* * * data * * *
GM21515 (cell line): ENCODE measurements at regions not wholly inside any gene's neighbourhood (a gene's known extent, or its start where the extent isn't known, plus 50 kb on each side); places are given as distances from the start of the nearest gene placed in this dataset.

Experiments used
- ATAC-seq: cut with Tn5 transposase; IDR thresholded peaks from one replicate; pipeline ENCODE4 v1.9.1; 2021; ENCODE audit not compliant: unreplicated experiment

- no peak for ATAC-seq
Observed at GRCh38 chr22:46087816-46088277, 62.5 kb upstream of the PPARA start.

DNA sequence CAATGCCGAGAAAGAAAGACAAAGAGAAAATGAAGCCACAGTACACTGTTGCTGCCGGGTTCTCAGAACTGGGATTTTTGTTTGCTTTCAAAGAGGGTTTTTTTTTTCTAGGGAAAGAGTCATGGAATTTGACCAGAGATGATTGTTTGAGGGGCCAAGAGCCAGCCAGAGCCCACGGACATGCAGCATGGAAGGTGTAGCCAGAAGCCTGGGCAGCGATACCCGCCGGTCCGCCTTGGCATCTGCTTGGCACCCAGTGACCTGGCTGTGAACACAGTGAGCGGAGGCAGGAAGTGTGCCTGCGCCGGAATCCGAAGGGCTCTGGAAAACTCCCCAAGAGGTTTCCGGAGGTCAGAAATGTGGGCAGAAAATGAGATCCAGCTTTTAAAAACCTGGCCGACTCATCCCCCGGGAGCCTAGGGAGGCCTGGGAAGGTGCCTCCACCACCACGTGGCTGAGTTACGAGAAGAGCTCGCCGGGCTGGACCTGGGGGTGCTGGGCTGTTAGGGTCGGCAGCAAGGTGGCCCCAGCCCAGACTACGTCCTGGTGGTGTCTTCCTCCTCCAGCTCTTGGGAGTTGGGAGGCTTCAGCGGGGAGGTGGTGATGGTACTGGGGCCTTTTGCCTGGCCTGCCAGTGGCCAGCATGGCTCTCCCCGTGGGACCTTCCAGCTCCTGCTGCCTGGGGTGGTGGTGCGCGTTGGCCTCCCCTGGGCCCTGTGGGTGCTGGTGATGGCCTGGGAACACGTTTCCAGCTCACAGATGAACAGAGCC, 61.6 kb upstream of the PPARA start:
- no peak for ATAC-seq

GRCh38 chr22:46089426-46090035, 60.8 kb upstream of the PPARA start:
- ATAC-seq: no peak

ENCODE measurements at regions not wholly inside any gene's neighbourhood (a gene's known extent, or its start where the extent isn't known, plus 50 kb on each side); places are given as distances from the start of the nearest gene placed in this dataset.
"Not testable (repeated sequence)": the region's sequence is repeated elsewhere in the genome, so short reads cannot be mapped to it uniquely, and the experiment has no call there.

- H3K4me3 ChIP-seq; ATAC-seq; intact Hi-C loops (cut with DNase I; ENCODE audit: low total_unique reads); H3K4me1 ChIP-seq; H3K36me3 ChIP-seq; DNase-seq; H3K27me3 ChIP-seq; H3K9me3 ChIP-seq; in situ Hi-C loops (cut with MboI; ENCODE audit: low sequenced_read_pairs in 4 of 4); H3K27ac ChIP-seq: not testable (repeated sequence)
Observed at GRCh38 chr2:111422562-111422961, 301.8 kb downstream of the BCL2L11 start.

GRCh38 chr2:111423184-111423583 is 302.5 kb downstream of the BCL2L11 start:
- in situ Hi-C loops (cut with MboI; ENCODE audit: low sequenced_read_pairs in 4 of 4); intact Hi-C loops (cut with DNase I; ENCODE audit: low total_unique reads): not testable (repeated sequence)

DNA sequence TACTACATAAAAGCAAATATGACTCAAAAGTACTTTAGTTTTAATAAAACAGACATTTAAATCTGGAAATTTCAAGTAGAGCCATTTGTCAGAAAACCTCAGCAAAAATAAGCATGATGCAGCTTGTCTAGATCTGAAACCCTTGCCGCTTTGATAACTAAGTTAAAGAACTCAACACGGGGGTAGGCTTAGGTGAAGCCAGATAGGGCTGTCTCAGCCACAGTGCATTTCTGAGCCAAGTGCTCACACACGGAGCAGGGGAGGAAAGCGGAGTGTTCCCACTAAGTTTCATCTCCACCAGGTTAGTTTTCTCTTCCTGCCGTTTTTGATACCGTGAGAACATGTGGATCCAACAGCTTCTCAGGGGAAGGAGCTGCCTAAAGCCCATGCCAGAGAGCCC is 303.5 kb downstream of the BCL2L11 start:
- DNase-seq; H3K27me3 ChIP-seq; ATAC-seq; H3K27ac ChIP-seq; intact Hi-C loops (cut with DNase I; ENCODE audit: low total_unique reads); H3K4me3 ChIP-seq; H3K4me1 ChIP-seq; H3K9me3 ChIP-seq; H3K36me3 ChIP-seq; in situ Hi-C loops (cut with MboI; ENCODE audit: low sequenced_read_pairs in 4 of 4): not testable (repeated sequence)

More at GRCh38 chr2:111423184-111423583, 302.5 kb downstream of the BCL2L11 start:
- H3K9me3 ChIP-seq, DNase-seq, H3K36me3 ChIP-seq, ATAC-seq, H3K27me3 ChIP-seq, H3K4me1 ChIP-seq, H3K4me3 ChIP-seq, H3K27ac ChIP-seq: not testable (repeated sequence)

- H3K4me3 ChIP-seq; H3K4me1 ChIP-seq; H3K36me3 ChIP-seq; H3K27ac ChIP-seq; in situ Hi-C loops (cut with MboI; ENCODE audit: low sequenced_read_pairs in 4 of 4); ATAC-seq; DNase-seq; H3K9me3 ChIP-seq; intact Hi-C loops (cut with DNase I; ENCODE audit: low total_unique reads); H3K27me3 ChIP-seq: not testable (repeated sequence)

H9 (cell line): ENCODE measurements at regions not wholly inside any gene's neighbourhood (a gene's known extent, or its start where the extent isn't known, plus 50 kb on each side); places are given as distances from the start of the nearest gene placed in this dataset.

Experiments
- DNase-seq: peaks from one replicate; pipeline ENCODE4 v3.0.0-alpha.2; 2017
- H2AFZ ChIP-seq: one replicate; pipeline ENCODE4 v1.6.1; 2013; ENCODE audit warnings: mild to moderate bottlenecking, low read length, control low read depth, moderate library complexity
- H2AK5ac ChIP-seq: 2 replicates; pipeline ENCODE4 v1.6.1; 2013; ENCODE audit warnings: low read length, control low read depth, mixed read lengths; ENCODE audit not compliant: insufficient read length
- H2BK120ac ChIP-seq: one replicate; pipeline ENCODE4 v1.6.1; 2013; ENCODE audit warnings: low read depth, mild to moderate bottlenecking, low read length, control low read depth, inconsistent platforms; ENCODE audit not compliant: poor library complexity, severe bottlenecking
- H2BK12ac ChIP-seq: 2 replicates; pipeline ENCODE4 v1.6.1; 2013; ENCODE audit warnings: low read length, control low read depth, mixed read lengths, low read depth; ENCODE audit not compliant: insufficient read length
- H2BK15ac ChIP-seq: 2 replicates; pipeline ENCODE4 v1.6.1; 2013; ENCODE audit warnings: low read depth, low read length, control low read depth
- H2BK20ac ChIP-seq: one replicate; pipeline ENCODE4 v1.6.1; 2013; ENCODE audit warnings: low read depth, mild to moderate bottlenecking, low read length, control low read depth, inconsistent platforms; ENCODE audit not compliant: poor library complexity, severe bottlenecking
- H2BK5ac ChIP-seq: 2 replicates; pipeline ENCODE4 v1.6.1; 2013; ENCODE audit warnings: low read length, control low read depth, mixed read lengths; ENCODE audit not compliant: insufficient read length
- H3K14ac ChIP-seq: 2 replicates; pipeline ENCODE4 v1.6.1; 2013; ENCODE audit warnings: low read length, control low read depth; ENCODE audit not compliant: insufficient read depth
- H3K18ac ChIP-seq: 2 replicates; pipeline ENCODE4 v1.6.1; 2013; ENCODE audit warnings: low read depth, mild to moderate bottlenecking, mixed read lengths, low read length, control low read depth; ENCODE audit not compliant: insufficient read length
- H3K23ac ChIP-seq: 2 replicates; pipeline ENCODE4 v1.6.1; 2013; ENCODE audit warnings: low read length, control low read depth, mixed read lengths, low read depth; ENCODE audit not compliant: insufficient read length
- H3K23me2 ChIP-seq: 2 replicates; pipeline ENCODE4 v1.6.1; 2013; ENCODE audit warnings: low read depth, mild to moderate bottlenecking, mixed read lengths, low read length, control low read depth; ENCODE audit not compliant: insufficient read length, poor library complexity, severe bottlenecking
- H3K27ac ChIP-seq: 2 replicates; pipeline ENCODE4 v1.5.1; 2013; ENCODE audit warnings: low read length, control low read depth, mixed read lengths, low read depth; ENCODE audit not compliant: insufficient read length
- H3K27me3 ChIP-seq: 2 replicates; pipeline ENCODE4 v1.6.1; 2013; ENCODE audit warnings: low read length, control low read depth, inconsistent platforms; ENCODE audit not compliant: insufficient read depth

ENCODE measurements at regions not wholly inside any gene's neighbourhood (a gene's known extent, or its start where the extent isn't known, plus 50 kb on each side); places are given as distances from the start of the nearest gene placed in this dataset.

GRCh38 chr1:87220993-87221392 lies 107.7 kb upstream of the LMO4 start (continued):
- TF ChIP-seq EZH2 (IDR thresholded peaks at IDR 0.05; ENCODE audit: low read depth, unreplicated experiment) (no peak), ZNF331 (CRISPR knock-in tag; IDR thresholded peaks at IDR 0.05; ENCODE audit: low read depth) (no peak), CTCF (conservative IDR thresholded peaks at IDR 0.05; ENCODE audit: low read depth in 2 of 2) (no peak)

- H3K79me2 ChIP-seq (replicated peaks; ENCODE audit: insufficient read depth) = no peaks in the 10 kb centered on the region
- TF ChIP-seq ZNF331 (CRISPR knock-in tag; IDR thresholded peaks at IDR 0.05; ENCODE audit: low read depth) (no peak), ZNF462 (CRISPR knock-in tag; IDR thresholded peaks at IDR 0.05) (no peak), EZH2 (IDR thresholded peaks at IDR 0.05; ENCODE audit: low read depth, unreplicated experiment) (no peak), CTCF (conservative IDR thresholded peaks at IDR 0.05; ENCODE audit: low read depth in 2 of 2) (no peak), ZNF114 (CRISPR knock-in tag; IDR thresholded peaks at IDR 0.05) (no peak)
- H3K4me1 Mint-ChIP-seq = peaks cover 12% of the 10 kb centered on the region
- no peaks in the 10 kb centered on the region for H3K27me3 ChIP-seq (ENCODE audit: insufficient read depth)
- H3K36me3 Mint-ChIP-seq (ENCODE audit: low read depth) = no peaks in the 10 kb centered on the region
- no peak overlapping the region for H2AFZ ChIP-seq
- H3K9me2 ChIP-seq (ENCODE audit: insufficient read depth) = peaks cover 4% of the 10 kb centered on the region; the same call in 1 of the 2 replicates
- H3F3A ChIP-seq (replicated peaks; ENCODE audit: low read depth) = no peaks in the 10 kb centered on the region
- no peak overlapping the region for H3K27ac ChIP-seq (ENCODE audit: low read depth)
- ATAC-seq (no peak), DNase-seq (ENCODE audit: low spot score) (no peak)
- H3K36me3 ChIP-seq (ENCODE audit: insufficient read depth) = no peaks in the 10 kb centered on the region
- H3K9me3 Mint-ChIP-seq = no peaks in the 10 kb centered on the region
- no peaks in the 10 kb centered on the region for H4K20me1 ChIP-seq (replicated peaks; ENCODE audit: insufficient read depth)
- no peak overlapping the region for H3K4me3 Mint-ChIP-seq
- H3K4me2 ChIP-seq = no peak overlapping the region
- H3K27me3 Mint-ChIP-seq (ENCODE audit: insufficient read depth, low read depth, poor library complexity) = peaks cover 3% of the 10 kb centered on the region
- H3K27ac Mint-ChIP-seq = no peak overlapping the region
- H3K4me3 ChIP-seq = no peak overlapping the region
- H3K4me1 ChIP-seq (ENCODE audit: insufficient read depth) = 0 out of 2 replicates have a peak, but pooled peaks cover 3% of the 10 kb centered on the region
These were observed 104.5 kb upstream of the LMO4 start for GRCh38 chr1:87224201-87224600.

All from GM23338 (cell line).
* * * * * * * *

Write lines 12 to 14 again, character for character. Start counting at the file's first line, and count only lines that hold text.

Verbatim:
- H3K4me3 ChIP-seq; ATAC-seq; intact Hi-C loops (cut with DNase I; ENCODE audit: low total_unique reads); H3K4me1 ChIP-seq; H3K36me3 ChIP-seq; DNase-seq; H3K27me3 ChIP-seq; H3K9me3 ChIP-seq; in situ Hi-C loops (cut with MboI; ENCODE audit: low sequenced_read_pairs in 4 of 4); H3K27ac ChIP-seq: not testable (repeated sequence)
Observed at GRCh38 chr2:111422562-111422961, 301.8 kb downstream of the BCL2L11 start.

GRCh38 chr2:111423184-111423583 is 302.5 kb downstream of the BCL2L11 start: